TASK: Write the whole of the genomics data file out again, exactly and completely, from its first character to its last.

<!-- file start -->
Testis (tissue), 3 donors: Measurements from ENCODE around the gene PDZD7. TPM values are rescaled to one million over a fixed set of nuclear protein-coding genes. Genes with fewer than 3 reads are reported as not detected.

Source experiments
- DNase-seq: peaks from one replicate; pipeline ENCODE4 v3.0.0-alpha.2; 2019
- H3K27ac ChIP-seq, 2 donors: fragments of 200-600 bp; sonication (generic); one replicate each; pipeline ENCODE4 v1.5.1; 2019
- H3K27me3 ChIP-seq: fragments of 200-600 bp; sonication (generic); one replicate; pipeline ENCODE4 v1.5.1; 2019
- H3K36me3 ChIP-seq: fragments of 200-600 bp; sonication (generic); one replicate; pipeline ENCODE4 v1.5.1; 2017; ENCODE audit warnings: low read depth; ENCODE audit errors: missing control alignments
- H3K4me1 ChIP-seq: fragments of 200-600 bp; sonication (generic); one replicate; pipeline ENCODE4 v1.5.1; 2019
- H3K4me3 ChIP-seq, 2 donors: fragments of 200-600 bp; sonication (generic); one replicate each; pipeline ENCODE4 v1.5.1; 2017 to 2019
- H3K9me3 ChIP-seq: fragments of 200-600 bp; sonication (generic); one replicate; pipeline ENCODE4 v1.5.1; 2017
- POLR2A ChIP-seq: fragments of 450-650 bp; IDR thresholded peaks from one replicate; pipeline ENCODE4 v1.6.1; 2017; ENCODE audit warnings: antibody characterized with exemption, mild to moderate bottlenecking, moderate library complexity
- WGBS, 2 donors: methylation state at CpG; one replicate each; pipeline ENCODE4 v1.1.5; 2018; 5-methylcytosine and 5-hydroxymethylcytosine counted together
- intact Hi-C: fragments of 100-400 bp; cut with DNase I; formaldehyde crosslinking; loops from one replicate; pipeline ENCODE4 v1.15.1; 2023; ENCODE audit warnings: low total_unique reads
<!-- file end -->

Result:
Testis (tissue), 3 donors: Measurements from ENCODE around the gene PDZD7. TPM values are rescaled to one million over a fixed set of nuclear protein-coding genes. Genes with fewer than 3 reads are reported as not detected.

Source experiments
- DNase-seq: peaks from one replicate; pipeline ENCODE4 v3.0.0-alpha.2; 2019
- H3K27ac ChIP-seq, 2 donors: fragments of 200-600 bp; sonication (generic); one replicate each; pipeline ENCODE4 v1.5.1; 2019
- H3K27me3 ChIP-seq: fragments of 200-600 bp; sonication (generic); one replicate; pipeline ENCODE4 v1.5.1; 2019
- H3K36me3 ChIP-seq: fragments of 200-600 bp; sonication (generic); one replicate; pipeline ENCODE4 v1.5.1; 2017; ENCODE audit warnings: low read depth; ENCODE audit errors: missing control alignments
- H3K4me1 ChIP-seq: fragments of 200-600 bp; sonication (generic); one replicate; pipeline ENCODE4 v1.5.1; 2019
- H3K4me3 ChIP-seq, 2 donors: fragments of 200-600 bp; sonication (generic); one replicate each; pipeline ENCODE4 v1.5.1; 2017 to 2019
- H3K9me3 ChIP-seq: fragments of 200-600 bp; sonication (generic); one replicate; pipeline ENCODE4 v1.5.1; 2017
- POLR2A ChIP-seq: fragments of 450-650 bp; IDR thresholded peaks from one replicate; pipeline ENCODE4 v1.6.1; 2017; ENCODE audit warnings: antibody characterized with exemption, mild to moderate bottlenecking, moderate library complexity
- WGBS, 2 donors: methylation state at CpG; one replicate each; pipeline ENCODE4 v1.1.5; 2018; 5-methylcytosine and 5-hydroxymethylcytosine counted together
- intact Hi-C: fragments of 100-400 bp; cut with DNase I; formaldehyde crosslinking; loops from one replicate; pipeline ENCODE4 v1.15.1; 2023; ENCODE audit warnings: low total_unique reads